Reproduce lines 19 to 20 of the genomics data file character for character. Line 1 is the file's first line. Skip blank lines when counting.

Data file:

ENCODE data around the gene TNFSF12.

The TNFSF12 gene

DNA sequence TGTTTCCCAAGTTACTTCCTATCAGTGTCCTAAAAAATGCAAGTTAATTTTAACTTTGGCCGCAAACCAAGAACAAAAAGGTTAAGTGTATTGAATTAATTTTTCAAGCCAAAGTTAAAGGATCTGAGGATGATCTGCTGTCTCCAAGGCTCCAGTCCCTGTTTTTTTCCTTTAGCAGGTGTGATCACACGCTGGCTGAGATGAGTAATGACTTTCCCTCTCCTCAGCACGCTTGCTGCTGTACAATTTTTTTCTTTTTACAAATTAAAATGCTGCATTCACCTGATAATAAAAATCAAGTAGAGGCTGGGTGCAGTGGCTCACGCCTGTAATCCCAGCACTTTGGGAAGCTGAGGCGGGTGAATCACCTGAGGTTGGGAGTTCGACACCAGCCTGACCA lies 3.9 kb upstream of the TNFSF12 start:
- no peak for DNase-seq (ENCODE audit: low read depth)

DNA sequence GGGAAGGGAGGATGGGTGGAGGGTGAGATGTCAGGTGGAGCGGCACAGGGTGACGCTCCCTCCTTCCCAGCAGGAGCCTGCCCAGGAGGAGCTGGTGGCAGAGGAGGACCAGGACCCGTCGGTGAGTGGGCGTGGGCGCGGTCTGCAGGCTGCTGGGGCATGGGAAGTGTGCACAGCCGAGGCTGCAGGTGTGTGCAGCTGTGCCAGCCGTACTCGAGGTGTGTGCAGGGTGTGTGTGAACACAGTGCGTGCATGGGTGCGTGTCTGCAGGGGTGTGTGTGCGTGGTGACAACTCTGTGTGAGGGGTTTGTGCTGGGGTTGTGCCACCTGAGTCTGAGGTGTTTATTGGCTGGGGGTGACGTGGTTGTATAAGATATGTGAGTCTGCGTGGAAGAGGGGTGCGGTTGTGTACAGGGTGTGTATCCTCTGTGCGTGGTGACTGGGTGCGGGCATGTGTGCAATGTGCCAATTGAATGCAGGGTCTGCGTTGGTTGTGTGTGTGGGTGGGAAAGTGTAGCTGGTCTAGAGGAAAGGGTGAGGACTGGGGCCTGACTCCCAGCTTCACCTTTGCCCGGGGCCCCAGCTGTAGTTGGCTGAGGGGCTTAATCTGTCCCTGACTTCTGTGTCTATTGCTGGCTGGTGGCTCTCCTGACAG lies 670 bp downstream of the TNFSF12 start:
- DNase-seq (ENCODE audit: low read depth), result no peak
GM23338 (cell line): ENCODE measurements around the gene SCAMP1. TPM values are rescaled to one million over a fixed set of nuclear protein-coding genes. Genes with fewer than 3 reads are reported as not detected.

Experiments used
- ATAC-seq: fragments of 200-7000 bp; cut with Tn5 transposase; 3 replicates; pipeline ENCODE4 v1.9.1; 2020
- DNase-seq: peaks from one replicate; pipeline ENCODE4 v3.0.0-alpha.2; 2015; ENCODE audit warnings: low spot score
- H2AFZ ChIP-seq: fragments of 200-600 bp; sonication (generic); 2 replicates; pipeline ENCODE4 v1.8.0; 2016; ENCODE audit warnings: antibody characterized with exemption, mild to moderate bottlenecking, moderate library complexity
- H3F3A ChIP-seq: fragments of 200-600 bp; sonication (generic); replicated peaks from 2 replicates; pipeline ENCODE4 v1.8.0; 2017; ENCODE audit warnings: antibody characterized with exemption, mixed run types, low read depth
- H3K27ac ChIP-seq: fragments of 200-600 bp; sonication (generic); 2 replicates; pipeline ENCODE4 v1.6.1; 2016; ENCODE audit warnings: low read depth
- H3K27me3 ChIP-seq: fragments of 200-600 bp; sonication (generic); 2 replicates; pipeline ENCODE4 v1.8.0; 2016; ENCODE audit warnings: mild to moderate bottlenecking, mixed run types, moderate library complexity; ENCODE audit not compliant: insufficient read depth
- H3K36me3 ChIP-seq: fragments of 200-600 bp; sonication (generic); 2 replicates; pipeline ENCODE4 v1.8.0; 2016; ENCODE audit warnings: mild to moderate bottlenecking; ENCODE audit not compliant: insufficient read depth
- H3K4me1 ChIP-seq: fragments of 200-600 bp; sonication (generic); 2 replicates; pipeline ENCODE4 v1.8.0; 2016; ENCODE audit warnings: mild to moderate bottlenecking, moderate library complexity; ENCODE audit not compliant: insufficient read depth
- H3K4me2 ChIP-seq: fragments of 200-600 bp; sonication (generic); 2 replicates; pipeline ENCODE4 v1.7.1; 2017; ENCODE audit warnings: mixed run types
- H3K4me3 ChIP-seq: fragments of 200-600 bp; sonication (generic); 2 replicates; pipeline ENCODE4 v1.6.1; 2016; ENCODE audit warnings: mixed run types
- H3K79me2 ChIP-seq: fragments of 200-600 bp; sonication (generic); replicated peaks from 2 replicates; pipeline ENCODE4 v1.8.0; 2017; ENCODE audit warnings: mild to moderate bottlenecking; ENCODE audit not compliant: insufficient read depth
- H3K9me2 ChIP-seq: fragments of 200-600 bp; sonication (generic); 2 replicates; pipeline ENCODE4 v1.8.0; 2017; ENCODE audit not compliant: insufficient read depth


- H3K79me2 ChIP-seq: fragments of 200-600 bp; sonication (generic); replicated peaks from 2 replicates; pipeline ENCODE4 v1.8.0; 2017; ENCODE audit warnings: mild to moderate bottlenecking; ENCODE audit not compliant: insufficient read depth
- H3K9me2 ChIP-seq: fragments of 200-600 bp; sonication (generic); 2 replicates; pipeline ENCODE4 v1.8.0; 2017; ENCODE audit not compliant: insufficient read depth